When I first met Roy Ball about five years ago I did not have an inkling of how similar our circumstances were. From time to time when I passed him as I was going for a run we would exchange a few pleasantries and we would go our own separate ways, he with is wife and daughter, I on my way to the canal towpath for an endurance run to Wolverhampton or Walsall, my favourite routes.
This coming and going went on over the years until one day last year Roy approached me as I was walking past his house and asked me how long my runs were. I told him that I did several 10 milers weekdays and 20 mile runs at the weekends. I was dumbfounded by his next request “How would you like to run the London Marathon?”
At first I though he was having me on as he had always seemed to be a jocular type. When it finally dawned on me he was serious I did not need to be asked again. He explained his situation; he had been running the line in a football match in which his son was a participant when Andrew suddenly collapsed on the pitch and died aged 16. It was a tragedy which returned to haunt him on a regular basis since it happened 20 years ago. I could understand and empathise fully with Roy as I had lost my own son, Sean, 10 years ago although to an entirely different set of circumstances. He was aged 23.
Roy explained the situation, would I be prepared to run for ‘CRY’ if he took care of the organisational side of things. I had no hesitation in accepting the offer as I had never been accepted for the London Marathon despite numerous annual attempts at gaining entry. All I ever got was rejection slips. It was like a dream come true, all I had to do was run injury free for several months and I would get my wish.
The months following were nerve wracking as every time I felt a twinge it took on monumental proportions, however as the big day got nearer I realised that all the twenty plus mile runs were worthwhile. I had not run a marathon since 1989; consequently I had to up my weekly mileage but here I was on April 22nd lining up in Greenwich park with 30,000 others. I thought of Roy and his family and the tragic circumstances which had brought me this far and my determination to finish in a good time was confirmed in my own mind.
The opening miles were slow and ponderous, as there was so much bunching due to the volume of the runners taking part. I marvelled at the wonderful support provided by spectators lining the route and the musical accompaniment being afforded us by various bands – Jazz, Military, and otherwise. By the time I had reached the Isle of Dogs I had passed Steve Redgrave who was obviously toiling to adapt to a new discipline, endurance running. There was hardly a vestige of breeze, a wintry sun beat down and the course was as flat as could be; so flat I was expecting to see Windmills!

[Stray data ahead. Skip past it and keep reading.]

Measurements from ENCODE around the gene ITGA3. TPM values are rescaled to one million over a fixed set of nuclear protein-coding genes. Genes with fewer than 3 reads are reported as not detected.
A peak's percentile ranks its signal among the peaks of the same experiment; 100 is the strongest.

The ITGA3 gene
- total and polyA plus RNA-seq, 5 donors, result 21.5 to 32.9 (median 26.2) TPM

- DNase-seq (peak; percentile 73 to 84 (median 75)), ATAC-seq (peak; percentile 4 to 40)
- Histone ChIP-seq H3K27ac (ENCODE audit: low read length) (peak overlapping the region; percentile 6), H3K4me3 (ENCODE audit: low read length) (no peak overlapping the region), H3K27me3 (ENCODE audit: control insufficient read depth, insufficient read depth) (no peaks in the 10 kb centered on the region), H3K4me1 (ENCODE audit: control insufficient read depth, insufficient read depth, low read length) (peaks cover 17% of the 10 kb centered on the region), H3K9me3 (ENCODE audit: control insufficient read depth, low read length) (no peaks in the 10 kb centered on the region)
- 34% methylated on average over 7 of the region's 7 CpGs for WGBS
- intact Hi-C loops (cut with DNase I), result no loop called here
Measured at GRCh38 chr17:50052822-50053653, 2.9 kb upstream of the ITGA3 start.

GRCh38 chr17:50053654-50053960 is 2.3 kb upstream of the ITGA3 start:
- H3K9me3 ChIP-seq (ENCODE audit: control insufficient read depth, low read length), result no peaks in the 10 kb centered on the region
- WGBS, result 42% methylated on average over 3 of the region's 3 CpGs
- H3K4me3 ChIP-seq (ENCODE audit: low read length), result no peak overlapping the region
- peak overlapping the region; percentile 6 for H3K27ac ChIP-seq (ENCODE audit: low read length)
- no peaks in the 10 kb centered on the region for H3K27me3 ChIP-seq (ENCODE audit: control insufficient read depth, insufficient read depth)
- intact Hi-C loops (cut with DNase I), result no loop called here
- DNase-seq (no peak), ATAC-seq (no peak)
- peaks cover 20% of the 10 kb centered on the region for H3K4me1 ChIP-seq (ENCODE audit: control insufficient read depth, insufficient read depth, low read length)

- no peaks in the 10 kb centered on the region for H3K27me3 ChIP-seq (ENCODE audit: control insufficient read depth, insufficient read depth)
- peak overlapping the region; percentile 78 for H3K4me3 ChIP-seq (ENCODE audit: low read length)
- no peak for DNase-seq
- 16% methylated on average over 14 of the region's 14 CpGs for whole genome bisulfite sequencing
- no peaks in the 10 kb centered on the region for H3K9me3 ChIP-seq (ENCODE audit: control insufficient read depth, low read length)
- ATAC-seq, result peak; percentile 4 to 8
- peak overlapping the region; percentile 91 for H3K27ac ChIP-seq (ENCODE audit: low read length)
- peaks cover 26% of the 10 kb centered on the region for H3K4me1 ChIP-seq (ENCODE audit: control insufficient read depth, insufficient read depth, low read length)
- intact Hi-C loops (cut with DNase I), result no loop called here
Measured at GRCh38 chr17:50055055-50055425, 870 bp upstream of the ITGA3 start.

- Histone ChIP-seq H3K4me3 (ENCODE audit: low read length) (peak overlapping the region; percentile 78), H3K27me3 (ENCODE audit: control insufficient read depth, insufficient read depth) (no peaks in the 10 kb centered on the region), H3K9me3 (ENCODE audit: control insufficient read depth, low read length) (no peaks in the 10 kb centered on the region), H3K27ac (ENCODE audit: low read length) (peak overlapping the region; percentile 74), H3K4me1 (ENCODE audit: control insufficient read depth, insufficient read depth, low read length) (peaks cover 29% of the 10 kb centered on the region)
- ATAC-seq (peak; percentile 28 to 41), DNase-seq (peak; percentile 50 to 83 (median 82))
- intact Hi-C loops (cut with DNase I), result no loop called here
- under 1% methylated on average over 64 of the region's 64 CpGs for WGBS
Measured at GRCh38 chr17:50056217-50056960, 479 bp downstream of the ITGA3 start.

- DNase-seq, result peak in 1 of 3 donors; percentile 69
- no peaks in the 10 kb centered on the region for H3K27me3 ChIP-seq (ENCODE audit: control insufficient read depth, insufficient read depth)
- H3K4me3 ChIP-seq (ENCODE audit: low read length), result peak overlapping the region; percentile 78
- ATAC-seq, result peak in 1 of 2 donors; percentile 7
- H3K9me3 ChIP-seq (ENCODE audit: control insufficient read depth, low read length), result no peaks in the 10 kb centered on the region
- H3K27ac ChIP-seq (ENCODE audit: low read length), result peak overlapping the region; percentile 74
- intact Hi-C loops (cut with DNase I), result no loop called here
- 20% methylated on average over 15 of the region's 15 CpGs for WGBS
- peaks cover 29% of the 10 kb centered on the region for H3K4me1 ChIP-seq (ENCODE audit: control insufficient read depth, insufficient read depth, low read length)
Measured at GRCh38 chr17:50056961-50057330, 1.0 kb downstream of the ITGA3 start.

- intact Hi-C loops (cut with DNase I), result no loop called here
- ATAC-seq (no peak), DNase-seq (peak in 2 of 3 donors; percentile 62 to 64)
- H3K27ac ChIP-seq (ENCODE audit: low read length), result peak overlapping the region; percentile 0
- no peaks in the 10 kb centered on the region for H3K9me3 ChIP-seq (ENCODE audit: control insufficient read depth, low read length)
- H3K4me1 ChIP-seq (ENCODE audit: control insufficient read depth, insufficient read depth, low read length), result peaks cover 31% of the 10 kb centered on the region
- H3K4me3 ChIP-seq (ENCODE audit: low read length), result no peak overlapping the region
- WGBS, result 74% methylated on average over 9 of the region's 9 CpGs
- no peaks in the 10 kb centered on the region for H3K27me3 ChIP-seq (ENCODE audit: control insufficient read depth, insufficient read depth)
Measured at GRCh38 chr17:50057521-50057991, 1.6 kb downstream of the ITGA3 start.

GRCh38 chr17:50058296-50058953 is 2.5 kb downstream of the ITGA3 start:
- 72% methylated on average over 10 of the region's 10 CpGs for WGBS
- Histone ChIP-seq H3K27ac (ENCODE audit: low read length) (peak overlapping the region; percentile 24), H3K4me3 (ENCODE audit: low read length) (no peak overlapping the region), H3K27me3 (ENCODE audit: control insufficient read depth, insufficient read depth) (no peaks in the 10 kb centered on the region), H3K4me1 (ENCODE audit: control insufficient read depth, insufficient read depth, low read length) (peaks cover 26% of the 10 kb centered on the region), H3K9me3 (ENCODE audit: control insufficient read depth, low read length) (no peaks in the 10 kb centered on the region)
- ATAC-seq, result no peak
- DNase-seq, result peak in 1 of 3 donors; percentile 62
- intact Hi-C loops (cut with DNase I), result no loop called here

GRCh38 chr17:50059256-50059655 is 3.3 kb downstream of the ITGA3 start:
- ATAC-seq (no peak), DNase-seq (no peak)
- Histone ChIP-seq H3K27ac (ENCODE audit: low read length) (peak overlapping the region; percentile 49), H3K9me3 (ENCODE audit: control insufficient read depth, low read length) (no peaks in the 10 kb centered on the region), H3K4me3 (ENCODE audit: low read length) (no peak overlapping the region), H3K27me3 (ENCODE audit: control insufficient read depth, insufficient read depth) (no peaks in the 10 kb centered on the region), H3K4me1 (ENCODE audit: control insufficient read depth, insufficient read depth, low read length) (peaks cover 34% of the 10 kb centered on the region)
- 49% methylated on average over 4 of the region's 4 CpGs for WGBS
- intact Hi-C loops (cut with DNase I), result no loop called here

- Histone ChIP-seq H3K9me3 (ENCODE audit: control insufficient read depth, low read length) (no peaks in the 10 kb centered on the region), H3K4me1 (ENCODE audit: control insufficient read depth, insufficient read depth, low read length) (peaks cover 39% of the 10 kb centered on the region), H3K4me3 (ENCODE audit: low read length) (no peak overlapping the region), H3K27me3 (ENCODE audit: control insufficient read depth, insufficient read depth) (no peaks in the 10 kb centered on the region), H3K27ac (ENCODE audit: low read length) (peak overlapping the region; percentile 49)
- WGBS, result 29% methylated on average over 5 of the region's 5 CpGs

At 21 miles I was beginning to tire due to lack of sleep the night before but the milling crowds reinforced my determination to keep plodding on. The cobbles after Tower Bridge did not help my knee problems one little bit but we were all in the same boat so onward we all stumbled towards the eagerly awaited finish.
On Birdcage Walk, 800 metres from the finish I could not distinguish Roy’s voice from the rest of the spectators, nor could I see anything beyond the right hand bend leading to the finishing line but Roy assures me he was shouting me on but I looked so focused on the finish line that he knew I had not heard him.
I finished strongly picked up my Medal, goody bag and my personal belongings and strode towards the repatriation area to meet up with Roy and his friend Sheila. Ten to fifteen minutes later we were reunited and on our way homewards. Finally back in rainy old Birmingham, Roy dropped me off at my home. I thanked him warmly for everything and he drove off to his own home. I thought again of the terrible sequence of events which brought so much co-operation between Roy and I and the shared experiences that came out of it all. It was almost as if we were destined to meet that day last year. I think we have helped each other to come to terms with our respective losses.
Marathon runner no. 30357
John Herbert (John Hoireabard) aged 58 official finishing time 4 hours 34 minutes